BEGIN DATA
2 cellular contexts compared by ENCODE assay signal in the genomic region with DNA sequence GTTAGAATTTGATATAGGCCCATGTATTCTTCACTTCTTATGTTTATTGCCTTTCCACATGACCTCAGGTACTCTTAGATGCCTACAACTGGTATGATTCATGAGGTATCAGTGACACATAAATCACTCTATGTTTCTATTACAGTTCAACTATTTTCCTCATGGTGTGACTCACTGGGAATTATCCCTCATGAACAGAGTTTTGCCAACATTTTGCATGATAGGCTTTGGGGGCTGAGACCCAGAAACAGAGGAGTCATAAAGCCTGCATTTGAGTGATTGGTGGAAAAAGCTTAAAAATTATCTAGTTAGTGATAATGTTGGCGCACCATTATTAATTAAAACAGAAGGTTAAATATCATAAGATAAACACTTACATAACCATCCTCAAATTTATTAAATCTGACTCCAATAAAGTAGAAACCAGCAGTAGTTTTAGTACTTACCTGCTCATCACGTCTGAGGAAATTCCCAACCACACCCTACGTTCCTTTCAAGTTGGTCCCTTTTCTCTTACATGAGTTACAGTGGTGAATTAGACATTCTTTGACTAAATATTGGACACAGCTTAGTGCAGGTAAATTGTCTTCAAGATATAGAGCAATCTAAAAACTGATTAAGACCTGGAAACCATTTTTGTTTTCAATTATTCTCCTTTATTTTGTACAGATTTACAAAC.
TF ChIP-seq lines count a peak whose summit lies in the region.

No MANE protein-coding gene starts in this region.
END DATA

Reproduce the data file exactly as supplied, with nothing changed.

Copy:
2 cellular contexts compared by ENCODE assay signal in the genomic region with DNA sequence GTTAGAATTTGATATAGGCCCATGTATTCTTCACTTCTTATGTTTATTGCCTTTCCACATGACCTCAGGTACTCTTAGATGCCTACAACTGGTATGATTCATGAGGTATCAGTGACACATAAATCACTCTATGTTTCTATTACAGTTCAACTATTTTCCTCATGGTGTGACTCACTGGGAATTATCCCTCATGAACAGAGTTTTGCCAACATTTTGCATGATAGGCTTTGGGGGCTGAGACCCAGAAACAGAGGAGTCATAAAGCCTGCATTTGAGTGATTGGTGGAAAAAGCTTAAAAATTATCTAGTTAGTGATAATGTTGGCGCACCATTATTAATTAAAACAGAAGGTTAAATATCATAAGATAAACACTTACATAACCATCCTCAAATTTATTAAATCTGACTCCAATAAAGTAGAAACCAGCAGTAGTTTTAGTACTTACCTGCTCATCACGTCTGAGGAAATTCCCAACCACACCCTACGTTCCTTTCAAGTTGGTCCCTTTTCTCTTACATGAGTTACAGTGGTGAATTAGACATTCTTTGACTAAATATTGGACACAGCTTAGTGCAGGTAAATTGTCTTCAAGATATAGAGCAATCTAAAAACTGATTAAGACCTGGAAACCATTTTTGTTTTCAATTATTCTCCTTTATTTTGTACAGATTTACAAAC.
TF ChIP-seq lines count a peak whose summit lies in the region.

No MANE protein-coding gene starts in this region.